In some cases, a homeowner is married or co-borrowing a reverse mortgage with another person. In these situations, the principal limit is determined based on the age of the younger co-borrower.

The Credit Line Growth Feature

An enabled credit line growth feature allows you to save more money for the future. It does so by using less money presently. The amount of money that you don’t spend in your credit line will continue to grow which. This gives you leverage to borrow up to a maximum amount that is stated in your mortgage contract. The growth of the credit line is determined based on your mortgage insurance premium and interest rate. The credit line growth feature is convenient but doesn’t apply to a fixed rate payment option.

The Costs of a Reverse Mortgage

A reverse mortgagethey can be pretty expensive. Hence, it’s best to be prepared because they resemble traditional mortgages. The similarity is that you have to pay more than the money you borrow. This includes additional charges such as interest and fees. However, these are still distinctly different from the traditional mortgage. The reason is that the amount you owe to the lender grows over time.

Pay Upfront

Reverse mortgages also have some upfront costs at the time of taking a loan. You can choose to pay these costs out of your pocket, but it’s not advisable. Most people pay for those costs using the borrowed money. This flexibility means that you don’t have to bring any money when you see your lender at the time of closing.

You can use money from the loan to pay the upfront costs. However, remember that this would mean you get lesser money to spend on other things. Upfront costs are inclusive of any fees that you will pay to the lender. They also consist of payments to third-party professionals for real estate closing. Moreover, it will also include the initial mortgage insurance premium which has to be paid to the FHA.

Ongoing Charges

You will have to pay ongoing charges for different purposes. These include interest, payments for mortgage insurance and servicing costs. All these payments are charged every month except for interest and your mortgage insurance premiums. These are calculated as a certain percentage of your remaining loan balance.

The ongoing charges will be added to your reverse mortgage loan balance every month. On top of that, these costs compound, so that means you’ll be charged interest. Extra charges such as fee will be charged for the previous month’s interest.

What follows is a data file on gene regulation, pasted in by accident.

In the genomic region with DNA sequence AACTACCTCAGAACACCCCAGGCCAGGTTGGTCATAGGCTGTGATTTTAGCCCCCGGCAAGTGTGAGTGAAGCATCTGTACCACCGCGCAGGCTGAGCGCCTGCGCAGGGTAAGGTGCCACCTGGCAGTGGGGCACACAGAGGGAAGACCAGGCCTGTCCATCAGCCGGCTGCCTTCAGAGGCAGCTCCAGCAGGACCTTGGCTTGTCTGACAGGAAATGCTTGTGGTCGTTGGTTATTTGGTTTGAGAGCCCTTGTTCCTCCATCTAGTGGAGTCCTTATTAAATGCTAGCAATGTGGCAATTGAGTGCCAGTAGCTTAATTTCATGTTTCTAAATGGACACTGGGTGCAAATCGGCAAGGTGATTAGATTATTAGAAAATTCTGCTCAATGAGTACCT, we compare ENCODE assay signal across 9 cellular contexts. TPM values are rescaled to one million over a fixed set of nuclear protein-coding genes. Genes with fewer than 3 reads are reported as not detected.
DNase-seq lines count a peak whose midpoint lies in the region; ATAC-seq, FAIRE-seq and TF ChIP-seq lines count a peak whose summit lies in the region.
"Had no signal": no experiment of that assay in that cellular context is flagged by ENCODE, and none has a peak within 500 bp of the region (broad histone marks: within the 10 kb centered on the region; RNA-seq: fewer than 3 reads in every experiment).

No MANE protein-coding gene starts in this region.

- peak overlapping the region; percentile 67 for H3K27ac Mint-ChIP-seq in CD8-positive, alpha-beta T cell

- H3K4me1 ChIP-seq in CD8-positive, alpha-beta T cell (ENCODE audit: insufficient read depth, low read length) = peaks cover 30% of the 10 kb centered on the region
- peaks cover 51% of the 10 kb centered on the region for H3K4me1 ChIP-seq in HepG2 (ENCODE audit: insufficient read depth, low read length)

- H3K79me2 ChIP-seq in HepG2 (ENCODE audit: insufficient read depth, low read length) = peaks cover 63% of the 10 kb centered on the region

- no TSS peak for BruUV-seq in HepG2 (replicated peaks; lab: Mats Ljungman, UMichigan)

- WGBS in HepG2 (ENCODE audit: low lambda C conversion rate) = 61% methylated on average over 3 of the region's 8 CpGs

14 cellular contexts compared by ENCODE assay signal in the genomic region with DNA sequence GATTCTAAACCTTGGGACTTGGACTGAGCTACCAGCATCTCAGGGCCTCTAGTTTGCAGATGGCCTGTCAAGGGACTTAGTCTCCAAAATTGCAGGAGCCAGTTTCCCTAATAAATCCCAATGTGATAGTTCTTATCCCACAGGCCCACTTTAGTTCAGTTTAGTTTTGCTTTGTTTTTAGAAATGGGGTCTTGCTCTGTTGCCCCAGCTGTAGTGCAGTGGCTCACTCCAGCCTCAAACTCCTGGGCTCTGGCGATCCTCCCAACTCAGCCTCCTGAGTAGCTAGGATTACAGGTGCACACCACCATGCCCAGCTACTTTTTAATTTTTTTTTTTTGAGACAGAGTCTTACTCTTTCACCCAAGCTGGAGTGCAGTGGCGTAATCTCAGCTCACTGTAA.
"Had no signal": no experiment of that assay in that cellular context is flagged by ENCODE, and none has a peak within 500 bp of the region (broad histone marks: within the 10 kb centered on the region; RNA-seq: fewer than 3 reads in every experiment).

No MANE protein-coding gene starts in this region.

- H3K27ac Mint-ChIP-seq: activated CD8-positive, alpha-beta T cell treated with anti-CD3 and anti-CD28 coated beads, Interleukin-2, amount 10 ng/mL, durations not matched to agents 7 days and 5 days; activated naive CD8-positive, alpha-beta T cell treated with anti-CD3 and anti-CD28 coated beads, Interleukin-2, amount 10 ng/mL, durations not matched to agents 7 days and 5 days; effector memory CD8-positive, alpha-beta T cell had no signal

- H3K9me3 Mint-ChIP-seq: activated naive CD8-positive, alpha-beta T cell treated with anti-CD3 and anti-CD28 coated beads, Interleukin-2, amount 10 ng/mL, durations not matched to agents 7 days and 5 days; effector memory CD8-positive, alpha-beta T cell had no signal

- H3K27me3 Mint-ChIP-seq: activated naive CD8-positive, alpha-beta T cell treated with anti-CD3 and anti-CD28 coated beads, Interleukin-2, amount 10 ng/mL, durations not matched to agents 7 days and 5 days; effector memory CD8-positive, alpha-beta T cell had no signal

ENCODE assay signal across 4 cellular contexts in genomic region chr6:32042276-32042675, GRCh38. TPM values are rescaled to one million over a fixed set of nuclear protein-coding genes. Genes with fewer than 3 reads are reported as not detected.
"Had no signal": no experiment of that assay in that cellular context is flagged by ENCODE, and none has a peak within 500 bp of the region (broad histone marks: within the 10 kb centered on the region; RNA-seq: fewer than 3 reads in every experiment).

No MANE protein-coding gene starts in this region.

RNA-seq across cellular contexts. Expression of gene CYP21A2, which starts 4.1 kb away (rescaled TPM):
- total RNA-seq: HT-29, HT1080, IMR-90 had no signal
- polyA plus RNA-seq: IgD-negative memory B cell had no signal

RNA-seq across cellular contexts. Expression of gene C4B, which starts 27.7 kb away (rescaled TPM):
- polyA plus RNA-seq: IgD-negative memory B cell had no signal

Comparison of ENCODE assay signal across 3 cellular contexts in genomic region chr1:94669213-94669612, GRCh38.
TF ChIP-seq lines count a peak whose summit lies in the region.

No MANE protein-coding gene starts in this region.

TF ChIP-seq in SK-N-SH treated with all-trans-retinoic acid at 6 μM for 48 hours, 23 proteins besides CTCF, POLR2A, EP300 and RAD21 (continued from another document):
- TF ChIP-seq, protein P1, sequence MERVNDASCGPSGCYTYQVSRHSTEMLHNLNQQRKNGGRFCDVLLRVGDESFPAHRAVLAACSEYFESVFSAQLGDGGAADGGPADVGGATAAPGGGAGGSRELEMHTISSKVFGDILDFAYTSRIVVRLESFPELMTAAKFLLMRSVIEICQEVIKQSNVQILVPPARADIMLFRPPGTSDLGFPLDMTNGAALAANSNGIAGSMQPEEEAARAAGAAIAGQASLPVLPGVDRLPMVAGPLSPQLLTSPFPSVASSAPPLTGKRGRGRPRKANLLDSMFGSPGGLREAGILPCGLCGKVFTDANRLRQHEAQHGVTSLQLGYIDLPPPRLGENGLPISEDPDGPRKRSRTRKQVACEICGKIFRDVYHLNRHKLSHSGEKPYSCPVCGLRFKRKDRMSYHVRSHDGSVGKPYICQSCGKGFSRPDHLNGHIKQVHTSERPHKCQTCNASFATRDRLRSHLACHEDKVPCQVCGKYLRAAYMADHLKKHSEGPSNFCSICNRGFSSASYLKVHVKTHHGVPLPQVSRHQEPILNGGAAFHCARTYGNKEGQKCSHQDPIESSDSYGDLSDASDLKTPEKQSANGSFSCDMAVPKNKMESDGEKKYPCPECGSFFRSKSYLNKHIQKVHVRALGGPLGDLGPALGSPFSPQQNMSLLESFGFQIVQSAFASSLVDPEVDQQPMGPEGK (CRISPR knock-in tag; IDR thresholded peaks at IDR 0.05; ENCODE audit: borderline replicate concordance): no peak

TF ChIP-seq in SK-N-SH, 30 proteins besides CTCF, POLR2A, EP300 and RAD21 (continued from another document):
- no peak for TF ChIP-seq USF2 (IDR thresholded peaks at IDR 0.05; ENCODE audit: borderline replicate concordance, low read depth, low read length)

Receiving Your Money

There are three ways to go about receiving your money when you opt for a reverse mortgage. These are either at an adjustable interest rate or fixed interest rate.

1.       Line of Credit System with Adjustable Interest Rate

In this system, there are limits on withdrawals within the first year. The remainder will be given in the second year. This option costs lower since you only pay interest and other charges on the money that you need. Additionally, it also offers the credit line growth feature.

2.      Monthly Payout System With Adjustable Interest Rate

This system is similar to the line of credit except you can receive a payout every month. The payout serves as a supplement to your monthly income. You also have to choose between a term payout system or tenure. You get a fixed payout every month, but there is a difference. Either you get them for a set number of years or as long as they don’t exceed the maximum amount stated on your mortgage loan contract.

Lump Sum With Fixed Interest Rate

This option allows you to withdraw all the money at once. The drawback is that the amount offered is lower than the other systems. Getting a lump sum will also proyouve expensive. This is because you have to pay interest and lender fees on the entire amount. Also, it doesn’t have a credit line growth feature. Moreover, it’s a riskier option for younger borrowers.  This is because it reduces their chances of having adequate funds in the future. They’re more likely to need money in the future for medical expenses.